Thursday, 16 August 2007

Rock'n'Roll heresy

Heresy. I realise that I am inviting death threats from the army of fanatical fans who are marking the thirtieth anniversary today, but I have to say that when Elvis died on the 16th August 1977 it was not ‘the day the music died.’.

Instead I find myself agreeing with John Lennon that Elvis’s career pretty much died that day in 1957 when he was conscripted into the army.

Before that the day, the early Sun recordings with the three piece band and the clean minimal guitar sound of Scotty Moore, defined the classic rock’n’roll sound. Even so, it would be wrong to say that Elvis created that sound: a previous generation of black artists have the rights on that claim.

Ironically Robert Johnson also died this day in 1938. But I doubt somehow that next year there will be the same fuss about his 50th anniversary, despite his influence on the development of rock music being every bit as significant if not more so than Elvis.

For Elvis it was all downhill after his military service:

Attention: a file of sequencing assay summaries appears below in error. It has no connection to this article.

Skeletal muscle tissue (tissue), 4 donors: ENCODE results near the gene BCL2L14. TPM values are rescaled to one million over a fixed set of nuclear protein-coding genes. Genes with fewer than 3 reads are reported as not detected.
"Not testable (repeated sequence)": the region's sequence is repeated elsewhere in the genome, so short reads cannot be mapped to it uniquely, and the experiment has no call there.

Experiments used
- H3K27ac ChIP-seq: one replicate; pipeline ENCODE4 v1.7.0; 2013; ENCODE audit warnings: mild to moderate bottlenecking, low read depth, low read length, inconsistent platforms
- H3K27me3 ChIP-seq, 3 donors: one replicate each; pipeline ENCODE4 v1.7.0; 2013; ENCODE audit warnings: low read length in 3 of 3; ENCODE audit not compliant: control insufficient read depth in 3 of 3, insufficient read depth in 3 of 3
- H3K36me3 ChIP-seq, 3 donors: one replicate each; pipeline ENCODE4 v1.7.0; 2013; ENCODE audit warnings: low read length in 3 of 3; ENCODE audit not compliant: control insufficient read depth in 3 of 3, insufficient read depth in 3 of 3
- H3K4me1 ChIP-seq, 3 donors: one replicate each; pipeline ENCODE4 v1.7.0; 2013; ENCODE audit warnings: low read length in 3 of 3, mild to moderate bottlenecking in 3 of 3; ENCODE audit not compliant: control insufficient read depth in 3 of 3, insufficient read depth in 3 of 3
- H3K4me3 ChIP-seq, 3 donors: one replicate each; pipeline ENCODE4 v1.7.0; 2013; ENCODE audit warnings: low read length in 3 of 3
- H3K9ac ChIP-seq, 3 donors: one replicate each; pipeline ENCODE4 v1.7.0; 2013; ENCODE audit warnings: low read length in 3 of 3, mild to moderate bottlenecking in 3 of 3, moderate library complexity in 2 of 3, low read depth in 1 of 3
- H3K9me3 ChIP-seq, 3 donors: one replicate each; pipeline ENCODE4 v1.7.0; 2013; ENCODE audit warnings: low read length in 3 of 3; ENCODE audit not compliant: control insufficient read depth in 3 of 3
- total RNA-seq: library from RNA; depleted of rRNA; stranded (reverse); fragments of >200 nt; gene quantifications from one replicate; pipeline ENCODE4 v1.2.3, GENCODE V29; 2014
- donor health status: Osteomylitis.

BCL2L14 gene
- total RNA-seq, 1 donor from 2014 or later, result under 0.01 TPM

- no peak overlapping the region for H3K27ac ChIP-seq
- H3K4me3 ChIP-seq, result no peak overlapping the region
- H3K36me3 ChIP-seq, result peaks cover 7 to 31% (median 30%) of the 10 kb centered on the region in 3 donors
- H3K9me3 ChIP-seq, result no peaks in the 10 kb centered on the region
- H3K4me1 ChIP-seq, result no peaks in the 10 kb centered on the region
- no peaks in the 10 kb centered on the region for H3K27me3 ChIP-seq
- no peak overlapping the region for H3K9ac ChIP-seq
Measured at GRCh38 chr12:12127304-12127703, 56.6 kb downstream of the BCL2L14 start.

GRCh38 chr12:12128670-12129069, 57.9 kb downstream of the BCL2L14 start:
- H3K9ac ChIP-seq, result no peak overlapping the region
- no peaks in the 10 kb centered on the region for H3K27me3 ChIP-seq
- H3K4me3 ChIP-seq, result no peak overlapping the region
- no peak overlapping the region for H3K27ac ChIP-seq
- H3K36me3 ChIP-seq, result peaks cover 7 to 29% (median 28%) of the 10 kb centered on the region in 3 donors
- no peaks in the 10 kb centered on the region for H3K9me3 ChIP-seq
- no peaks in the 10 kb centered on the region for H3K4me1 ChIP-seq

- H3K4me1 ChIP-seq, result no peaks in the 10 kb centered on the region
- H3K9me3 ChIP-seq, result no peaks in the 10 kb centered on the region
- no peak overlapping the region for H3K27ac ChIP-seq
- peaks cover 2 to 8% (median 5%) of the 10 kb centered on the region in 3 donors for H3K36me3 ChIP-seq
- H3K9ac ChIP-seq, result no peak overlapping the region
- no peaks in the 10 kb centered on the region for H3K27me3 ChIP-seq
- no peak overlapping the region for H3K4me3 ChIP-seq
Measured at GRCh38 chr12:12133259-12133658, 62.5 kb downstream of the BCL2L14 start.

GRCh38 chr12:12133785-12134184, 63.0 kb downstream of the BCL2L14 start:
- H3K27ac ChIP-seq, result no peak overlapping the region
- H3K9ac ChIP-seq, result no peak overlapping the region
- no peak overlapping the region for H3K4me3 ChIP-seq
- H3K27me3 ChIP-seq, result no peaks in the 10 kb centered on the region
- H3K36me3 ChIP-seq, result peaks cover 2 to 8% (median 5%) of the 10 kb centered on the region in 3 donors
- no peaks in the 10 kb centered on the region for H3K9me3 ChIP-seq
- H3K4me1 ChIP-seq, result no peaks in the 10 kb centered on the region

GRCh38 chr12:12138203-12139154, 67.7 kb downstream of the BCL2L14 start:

There were the Hollywood years of those awful musical movies. And then his return to live performing at Las Vegas in 1968. These were the bloated years that bordered on self parody – the white jump suits, the fake karate dance moves, the deep fried peanut butter and hamburger sandwiches and the bizarre Camelot at Gracelands.

It seems a sad travesty that this is the era that the fans and impersonators want to preserve and not that brief period when Elvis truly set the music world alight for the first time.

1 comment:

Anonymous said...

What complete and utter tosh. It's the first and only time in your life you've agreed with John Lennon about anything - doesn't that tell you something?!?